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Economy

Socialist presidential candidate Hollande spells out plan for first year in office

media Socialist presidential candidate François Hollande Reuters/Jacky Naegelen

The Socialist candidate for France’s president has named his priorities for his first year in office if he is elected. President Nicolas Sarkozy’s supporters judge the proposals “totally irresponsible”, while the hard left says they don’t go far enough.

Hollande’s list of 35 measures, revealed to journalists ahead of a public launch at a campaign rally in Rennes on Wednesday evening, contains no new promises but does indicate what parts of his programme he considers most urgent.

They have been whittled down from the 60 promises he announced in January and will start with a cut in the pay of the president and government ministers to set an example in time of crisis.

The rich will also be called upon to make sacrifices, with a new 75 per cent tax rate on incomes over one million euros. A law to that effect should be passed by September 2012, the plan says.

That, along with moves to stop tax dodges for the rich and restoring a wealth tax, would be part of Hollande’s effort to balance the state’s budget by 2017.

But there are to be handouts, too.

A grant to parents to pay for educational equipment for school students will rise 25 per cent and petrol prices will be frozen for three months.

New jobs will be created in education, the justice system and security.

Hollande says he will also make a priority of renegotiating the euro-crisis treaty and withdrawing French troops from Afghanistan by the end of 2012, an “unrealistic” idea according to incumbent Nicolas Sarkozy who promised to bring them home by the end of 2013 after four French soldiers were killed by an Afghan soldier in January.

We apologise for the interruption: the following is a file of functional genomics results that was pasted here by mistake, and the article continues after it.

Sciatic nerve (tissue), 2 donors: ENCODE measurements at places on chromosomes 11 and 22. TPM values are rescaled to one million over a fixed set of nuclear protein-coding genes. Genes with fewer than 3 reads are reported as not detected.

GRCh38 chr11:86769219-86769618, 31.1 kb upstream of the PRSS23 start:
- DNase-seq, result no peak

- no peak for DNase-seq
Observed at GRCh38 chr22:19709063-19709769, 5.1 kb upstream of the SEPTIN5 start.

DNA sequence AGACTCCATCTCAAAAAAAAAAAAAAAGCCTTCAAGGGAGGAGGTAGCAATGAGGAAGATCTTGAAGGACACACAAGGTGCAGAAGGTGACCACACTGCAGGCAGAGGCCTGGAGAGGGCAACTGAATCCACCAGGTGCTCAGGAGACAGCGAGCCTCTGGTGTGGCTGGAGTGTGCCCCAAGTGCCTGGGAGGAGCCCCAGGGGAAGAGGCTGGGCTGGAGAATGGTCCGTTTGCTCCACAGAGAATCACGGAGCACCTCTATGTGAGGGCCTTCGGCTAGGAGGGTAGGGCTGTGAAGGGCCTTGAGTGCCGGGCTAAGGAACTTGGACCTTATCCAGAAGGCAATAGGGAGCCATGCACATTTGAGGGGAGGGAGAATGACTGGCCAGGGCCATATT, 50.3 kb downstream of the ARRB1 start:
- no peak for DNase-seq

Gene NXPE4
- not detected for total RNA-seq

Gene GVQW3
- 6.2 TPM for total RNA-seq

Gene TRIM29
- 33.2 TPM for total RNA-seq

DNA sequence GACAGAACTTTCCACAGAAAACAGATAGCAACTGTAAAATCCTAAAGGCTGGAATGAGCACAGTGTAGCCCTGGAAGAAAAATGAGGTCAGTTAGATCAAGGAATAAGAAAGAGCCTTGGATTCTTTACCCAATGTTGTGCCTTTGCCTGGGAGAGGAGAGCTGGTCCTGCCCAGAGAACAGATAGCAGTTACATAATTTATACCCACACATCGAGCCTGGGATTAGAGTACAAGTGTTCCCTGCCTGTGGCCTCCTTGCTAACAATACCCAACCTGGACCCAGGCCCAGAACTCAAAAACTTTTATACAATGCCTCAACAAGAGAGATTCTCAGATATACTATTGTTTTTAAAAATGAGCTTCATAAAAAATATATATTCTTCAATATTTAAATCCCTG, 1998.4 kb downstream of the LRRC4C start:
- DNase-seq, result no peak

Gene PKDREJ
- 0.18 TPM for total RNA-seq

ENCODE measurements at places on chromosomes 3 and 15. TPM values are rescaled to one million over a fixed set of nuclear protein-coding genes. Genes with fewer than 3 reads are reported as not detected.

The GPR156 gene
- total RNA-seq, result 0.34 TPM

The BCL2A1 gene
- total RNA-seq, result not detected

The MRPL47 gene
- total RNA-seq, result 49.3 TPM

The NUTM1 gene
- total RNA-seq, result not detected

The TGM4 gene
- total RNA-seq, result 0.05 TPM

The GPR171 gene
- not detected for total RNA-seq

According to the timetable, the measures Hollande and his team judge most urgent will be carried out between 6 May and 29 June, a second phase will last from 3 July to 2 August and a third will be the work of the next 10 months.

The head of Sarkozy’s UMP party, Jean-François Copé was quick to slam the proposals as “totally irresponsible”, claiming that no savings are suggested and that the tax rise for the super-rich will bring no extra income for the state.

On Hollande’s left, Communist Party leader Marie-George Buffet called on him to “go further”, notably by restoring the right to retire at 60 for all, which was abolished by Sarkozy, and nationalising some banks.

Buffet and her party support Left Front candidate Jean-Luc Mélenchon, whose recent rise in the polls was further boosted by the public support of 60 leading trade union activists in a declaration published in the Communist Party paper l’Humanité.

Magistrates’ unions also felt that Hollande is being too timid. They called on him to promise to reverse a number of Sarkozy’s measures, including criminal proceedings for minors, and give more details of his proposal to increase the independence of the judiciary.

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